Negro Free Labor- Important Statement
January 3, 1866
A new system of labor arises in the South in which African Americans essentially become sharecroppers who cultivate land owned by a white man and receive a portion of his profits.
The commissioner of freedmen's affairs on Saturday received the following letter from a distinguished ex-general of the Confederate army, who has several large plantations in the State of Arkansas, and on which he is engaged in the cultivation of cotton: "It afford me great pleasure to inform you that I have been successful beyond my most sanguine expectation in engaging labor for all my plantation sin Arkansas and Tennessee. I have already engaged about four hundred freedmen, and have full confidence in making a success of the year's work. I have given to the freemen, in all cases, a part of the crop of cotton, and I allow them land for cultivation for their own use without charge therefor. I could have engaged one thousand laborers, if I had needed that number. My brother, who adopted my plan of labor, has also succeeded admirably in the system of free labor. I have put one large plantation under white laborers from the North upon precisely the same terms I engaged freedmen. I felt anxious to try the system of white labor in growing cotton, and there I engaged labor of the character for one plantation. Knowing the interest you feel in success of the system of the freedmen, and feeling grateful for you kindness to me, I deem it a duty to communicate the result of my work thus far."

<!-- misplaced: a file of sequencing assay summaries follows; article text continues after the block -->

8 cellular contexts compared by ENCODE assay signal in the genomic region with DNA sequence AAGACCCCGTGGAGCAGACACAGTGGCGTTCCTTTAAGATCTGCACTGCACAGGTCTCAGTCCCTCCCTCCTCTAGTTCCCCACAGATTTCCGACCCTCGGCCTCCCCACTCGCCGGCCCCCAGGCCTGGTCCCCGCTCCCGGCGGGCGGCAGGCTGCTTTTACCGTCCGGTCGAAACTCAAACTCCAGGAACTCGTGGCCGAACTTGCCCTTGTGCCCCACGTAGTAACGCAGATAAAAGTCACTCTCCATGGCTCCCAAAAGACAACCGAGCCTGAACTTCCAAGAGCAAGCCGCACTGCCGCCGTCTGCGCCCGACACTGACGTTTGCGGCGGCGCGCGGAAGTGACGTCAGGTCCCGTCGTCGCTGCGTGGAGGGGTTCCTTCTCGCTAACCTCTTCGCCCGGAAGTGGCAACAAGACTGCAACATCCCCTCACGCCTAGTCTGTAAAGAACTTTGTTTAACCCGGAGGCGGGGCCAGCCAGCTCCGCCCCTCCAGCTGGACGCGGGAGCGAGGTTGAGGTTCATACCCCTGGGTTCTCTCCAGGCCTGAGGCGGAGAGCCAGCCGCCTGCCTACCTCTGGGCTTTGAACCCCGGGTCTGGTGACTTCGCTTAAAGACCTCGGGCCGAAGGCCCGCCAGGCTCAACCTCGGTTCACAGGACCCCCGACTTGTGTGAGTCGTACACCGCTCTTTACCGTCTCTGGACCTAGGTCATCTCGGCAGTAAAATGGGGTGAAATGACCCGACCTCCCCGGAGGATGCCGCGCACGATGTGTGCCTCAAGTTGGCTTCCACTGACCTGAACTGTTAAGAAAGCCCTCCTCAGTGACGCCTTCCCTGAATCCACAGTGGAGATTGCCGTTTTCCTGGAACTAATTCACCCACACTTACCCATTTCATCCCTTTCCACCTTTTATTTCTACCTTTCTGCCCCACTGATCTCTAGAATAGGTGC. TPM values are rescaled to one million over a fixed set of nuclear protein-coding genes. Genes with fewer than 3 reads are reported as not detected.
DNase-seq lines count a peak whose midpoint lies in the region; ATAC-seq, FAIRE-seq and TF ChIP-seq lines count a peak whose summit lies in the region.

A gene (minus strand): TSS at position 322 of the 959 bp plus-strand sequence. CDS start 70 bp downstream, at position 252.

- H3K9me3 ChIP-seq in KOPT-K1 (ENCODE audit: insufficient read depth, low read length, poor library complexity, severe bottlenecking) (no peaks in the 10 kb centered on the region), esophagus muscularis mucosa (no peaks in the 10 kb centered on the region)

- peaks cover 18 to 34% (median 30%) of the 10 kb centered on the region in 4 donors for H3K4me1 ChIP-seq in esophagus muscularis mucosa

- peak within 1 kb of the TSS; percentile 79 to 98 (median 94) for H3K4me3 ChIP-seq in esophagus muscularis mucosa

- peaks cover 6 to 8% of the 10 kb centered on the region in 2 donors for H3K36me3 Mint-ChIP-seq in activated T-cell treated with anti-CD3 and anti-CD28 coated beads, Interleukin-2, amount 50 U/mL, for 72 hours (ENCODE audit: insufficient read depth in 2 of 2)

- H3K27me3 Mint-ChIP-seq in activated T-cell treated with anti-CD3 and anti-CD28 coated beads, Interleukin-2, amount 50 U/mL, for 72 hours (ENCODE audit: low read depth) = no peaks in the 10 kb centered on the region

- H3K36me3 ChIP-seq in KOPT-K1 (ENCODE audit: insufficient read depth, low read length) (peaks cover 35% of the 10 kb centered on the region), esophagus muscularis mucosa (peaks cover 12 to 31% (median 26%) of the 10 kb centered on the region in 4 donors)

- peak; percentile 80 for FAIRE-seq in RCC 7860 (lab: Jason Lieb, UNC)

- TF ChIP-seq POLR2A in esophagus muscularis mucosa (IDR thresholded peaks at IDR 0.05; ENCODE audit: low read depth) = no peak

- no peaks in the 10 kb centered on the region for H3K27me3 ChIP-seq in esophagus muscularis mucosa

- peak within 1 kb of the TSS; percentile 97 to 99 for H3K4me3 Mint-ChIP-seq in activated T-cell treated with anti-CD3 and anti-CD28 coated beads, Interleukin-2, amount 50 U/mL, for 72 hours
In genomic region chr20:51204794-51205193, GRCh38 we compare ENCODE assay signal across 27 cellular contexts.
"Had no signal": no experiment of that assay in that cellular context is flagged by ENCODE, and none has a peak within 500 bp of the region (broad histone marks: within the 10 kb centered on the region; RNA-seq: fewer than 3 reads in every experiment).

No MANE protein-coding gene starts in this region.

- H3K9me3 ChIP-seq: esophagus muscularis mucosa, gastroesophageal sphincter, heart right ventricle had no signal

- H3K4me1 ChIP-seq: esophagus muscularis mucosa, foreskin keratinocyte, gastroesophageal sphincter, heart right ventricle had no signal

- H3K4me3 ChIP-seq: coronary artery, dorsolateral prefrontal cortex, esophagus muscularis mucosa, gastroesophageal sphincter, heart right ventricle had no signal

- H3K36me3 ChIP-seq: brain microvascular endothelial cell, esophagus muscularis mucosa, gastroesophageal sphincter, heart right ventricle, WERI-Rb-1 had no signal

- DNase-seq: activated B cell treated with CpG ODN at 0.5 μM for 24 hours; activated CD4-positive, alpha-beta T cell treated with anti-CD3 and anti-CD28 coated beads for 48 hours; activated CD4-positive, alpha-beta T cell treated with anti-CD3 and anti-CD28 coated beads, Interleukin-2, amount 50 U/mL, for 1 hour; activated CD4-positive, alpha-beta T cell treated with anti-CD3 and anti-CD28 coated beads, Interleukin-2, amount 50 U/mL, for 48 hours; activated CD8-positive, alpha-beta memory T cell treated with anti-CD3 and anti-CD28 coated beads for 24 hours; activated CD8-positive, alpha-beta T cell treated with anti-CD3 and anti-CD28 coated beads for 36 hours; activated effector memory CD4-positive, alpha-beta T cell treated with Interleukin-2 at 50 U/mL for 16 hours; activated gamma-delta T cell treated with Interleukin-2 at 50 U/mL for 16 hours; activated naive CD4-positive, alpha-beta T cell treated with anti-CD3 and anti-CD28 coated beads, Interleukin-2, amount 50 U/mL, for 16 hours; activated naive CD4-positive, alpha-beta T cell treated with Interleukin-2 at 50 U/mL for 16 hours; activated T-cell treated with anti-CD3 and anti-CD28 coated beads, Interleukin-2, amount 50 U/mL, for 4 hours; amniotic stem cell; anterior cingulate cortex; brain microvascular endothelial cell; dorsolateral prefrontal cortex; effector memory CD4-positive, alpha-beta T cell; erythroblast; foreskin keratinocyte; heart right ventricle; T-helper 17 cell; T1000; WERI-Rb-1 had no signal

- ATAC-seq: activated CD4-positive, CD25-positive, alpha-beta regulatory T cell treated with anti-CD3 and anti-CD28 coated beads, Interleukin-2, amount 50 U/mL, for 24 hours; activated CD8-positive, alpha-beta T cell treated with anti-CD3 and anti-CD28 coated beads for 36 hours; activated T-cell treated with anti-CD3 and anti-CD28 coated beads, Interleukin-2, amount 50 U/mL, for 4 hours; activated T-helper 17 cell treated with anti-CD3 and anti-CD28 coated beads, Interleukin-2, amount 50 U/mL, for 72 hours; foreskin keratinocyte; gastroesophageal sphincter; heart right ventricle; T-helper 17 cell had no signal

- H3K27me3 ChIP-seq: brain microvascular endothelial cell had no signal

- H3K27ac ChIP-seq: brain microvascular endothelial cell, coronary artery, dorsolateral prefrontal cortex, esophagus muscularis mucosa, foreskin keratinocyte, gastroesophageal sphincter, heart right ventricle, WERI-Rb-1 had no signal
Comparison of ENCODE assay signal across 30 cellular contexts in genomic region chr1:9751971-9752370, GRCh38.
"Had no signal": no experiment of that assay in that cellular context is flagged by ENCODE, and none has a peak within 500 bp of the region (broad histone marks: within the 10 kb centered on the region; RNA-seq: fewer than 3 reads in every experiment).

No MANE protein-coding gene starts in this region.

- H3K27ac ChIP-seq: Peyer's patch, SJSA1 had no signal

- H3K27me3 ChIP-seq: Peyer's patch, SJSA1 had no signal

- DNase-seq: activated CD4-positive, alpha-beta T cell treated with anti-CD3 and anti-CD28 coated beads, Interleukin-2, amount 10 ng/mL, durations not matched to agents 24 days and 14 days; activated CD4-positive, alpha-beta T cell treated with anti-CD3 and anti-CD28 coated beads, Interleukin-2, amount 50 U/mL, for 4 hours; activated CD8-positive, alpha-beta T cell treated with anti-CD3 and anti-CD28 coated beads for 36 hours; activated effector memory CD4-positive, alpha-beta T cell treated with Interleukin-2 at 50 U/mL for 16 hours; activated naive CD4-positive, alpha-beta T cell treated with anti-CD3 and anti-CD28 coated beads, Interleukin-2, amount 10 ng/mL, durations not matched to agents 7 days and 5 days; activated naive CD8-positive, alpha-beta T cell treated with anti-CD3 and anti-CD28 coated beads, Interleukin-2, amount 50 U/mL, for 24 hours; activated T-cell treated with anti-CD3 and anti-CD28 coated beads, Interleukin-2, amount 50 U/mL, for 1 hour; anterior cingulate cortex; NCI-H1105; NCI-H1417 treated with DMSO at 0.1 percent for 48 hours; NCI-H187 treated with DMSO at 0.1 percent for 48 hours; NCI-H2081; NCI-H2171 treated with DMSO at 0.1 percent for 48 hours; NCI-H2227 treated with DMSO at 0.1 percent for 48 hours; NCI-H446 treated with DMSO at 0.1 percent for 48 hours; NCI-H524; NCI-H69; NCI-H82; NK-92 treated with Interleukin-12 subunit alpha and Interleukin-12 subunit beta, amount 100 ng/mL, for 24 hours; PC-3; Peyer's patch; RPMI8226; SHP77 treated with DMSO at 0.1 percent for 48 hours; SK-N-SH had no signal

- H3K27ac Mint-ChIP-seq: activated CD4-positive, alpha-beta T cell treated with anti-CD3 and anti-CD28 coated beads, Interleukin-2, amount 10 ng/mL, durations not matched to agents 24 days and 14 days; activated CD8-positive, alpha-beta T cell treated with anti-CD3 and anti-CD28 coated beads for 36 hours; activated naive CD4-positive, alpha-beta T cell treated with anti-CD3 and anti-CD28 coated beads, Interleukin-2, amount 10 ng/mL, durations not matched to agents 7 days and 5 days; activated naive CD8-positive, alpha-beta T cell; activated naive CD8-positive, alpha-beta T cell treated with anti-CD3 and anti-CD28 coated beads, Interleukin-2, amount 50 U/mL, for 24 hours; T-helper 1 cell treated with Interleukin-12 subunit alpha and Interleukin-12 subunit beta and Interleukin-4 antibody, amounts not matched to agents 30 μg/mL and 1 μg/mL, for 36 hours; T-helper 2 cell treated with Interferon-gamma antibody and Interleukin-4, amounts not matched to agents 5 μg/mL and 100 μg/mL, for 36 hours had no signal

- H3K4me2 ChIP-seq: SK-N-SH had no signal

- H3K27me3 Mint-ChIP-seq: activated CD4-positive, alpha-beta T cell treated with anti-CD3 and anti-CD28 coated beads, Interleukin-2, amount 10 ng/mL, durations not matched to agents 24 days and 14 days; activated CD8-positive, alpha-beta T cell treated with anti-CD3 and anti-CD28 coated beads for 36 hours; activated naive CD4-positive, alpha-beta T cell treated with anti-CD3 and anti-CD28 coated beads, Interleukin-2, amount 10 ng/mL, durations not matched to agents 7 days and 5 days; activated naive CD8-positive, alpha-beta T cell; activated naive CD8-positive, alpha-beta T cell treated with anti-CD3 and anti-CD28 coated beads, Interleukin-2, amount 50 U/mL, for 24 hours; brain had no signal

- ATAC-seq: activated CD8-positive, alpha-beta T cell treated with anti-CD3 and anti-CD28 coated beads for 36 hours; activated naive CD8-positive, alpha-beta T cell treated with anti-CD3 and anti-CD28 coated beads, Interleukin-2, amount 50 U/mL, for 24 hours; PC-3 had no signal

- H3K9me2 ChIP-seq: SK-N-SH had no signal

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“Negro Free Labor- Important Statement,” Reconstructing Virginia, accessed September 20, 2020, http://reconstructingvirginia.richmond.edu/items/show/6.